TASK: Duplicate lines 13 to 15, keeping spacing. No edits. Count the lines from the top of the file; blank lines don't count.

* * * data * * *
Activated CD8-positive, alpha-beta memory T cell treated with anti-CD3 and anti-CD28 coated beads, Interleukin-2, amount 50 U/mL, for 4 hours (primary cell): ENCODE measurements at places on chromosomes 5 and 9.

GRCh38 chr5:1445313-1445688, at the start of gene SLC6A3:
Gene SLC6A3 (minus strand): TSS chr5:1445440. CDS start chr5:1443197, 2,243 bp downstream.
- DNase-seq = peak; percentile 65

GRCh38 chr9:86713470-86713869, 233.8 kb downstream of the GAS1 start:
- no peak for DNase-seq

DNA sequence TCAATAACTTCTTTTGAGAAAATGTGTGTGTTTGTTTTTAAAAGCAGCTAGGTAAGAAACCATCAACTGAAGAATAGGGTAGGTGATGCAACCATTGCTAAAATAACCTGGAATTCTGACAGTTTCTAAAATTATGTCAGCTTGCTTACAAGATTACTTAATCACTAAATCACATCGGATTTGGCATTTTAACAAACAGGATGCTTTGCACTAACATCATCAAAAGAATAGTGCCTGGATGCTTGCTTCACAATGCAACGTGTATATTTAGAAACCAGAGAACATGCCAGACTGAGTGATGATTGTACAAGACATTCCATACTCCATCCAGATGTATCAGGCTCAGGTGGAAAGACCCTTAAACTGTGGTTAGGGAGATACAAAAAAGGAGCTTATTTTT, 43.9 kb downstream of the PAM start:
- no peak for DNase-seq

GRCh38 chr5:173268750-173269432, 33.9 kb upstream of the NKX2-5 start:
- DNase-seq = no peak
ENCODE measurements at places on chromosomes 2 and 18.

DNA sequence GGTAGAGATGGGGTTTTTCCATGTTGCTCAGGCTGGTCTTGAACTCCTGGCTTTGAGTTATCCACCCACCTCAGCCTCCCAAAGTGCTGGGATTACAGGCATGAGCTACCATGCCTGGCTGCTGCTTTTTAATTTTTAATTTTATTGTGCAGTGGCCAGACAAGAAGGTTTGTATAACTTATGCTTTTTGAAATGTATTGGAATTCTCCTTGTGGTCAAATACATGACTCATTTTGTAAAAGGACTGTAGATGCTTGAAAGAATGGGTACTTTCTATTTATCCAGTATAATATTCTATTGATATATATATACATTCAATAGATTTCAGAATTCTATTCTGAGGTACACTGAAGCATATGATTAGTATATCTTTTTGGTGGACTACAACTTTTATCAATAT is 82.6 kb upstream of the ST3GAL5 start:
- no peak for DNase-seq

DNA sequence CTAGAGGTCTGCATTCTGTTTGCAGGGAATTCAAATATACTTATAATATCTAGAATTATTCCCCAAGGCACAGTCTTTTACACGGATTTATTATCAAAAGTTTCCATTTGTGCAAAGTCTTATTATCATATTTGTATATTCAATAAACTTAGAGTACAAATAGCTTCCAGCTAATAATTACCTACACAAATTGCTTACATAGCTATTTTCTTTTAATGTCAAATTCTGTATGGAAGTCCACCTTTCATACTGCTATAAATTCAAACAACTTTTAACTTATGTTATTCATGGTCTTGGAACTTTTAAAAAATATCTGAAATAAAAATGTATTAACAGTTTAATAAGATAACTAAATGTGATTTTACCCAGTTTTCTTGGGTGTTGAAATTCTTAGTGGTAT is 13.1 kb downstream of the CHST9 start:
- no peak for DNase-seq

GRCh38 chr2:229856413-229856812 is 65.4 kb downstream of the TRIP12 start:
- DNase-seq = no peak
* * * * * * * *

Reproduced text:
- no peak for DNase-seq

DNA sequence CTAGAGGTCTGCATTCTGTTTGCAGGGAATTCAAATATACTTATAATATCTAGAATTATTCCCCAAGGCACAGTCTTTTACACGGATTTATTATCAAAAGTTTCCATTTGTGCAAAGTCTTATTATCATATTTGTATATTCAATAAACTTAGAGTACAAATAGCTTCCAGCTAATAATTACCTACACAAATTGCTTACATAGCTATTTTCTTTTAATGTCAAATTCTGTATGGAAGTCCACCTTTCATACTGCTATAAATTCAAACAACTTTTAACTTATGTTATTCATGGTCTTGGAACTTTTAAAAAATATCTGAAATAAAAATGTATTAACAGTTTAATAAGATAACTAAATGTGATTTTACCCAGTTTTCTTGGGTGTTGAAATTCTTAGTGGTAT is 13.1 kb downstream of the CHST9 start:
- no peak for DNase-seq